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New Bug in Wi-Fi Chip for iPhone, Samsung and Nexus Found

A new bug affecting Wi-Fi chips by Broadcom, the supplier for iPhones, Nexus and Samsung devices has been discovered by Google’s Project Zero. More particularly, researcher Gal Baniamini has provided a detailed analysis on the exploit showing how an attacker could take over a device via Wi-Fi proximity.

Newly Discovered Bug Affects Wi-Fi Chips by Broadcom

For the exploit to take place, no user interaction is required. Shortly said, if a user and an attacker are sharing the same Wi-Fi network (such as a public hotspot), the user’s device can easily be compromised without their knowledge.

Related: Which Are The Most Secure Smartphones in 2017

To demonstrate the attack, the researcher used a Nexus 6P device. It should be noted though that the flaw affects any device running on Broadcom Wi-Fi SoCs, Nexus 5 and 6 inclusive. Also affected are Samsung flagship devices and all iPhones starting from iPhone 4. Fortunately, the manufacturer has already been informed and collaboration with Google was already initiated so that the bug is fixed.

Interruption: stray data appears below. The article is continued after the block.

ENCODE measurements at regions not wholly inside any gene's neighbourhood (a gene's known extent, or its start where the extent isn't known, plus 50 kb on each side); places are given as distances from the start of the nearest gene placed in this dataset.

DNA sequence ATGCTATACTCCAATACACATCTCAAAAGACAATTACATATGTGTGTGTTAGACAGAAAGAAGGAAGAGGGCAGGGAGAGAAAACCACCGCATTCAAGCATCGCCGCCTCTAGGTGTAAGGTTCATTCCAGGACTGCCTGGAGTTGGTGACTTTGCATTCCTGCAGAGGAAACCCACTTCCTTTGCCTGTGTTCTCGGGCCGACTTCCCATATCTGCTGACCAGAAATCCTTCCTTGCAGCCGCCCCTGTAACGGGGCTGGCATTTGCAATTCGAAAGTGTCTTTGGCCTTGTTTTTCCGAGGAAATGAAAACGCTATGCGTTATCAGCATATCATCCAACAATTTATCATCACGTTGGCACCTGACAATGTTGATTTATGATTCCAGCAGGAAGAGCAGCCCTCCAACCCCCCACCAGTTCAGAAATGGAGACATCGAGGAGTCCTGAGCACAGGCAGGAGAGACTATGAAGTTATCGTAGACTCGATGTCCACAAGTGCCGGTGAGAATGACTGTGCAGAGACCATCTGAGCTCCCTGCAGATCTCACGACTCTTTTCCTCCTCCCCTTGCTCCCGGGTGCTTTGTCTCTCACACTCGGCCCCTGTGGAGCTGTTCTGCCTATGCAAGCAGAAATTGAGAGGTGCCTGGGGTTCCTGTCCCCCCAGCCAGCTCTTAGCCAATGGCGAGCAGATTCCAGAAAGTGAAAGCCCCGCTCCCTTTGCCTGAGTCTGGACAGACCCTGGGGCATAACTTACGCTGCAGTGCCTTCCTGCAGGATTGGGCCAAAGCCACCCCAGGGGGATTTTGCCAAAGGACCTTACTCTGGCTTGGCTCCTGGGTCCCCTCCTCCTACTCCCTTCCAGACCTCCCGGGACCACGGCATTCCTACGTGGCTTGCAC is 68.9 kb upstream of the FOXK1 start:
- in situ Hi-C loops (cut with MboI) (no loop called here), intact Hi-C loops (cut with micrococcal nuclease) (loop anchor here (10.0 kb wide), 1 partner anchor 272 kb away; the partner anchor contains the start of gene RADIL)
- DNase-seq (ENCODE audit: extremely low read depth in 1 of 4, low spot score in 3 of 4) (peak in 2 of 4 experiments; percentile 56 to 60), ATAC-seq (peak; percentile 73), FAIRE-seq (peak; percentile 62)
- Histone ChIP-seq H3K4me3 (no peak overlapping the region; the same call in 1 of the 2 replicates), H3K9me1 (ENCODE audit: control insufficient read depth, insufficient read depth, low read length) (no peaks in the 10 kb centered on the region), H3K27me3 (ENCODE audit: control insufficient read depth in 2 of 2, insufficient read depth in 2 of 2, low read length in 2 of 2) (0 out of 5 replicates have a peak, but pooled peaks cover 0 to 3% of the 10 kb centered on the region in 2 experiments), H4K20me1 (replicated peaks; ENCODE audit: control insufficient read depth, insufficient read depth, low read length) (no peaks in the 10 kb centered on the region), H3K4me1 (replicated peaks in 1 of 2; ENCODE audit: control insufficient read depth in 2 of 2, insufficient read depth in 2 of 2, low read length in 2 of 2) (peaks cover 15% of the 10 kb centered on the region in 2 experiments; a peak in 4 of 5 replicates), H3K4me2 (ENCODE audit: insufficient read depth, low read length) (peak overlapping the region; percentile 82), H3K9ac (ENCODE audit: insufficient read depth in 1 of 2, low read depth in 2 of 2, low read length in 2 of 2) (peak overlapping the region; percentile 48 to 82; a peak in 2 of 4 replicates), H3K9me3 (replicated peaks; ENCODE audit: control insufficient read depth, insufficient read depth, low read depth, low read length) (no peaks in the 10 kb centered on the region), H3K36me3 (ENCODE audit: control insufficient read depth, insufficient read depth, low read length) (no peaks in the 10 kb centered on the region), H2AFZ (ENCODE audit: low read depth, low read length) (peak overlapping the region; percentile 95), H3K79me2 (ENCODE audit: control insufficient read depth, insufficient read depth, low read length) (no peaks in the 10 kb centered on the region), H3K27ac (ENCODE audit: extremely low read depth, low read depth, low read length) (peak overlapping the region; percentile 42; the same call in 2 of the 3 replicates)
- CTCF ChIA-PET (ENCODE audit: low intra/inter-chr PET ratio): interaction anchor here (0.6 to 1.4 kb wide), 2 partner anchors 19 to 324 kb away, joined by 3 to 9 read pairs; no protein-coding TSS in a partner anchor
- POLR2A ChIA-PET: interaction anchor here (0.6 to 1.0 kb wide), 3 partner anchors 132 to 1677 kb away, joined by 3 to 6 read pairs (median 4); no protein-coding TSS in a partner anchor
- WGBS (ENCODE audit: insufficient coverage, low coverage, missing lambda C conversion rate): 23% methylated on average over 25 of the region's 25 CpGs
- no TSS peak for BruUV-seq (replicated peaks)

All the vulnerabilities in the post have been disclosed to Broadcom. Broadcom has been incredibly responsive and helpful, both in fixing the vulnerabilities and making the fixes available to affected vendors, the researcher wrote.

Related: Want to Hack an IPhone: Here Is How

Fixes for affected vendors are also in the making.

Apple Has Already Addressed the Issue

The company was quick and has already released a patch addressing the issue. The fix is available in the most recent update – 10.3.1. Needless to say, the update should be installed as soon as possible. Otherwise an attacker within range may be able to execute arbitrary code on the Wi-Fi chip, Apple has explained.

Broadcom has informed me that newer versions of the SoC utilize the MPU, along with several additional hardware security mechanisms. This is an interesting development and a step in the right direction. They are also considering implementing exploit mitigations in future firmware versions,” the researcher concludes.

Milena Dimitrova

An inspired writer, focused on user privacy and malicious software. Enjoys 'Mr. Robot' and fears '1984'.

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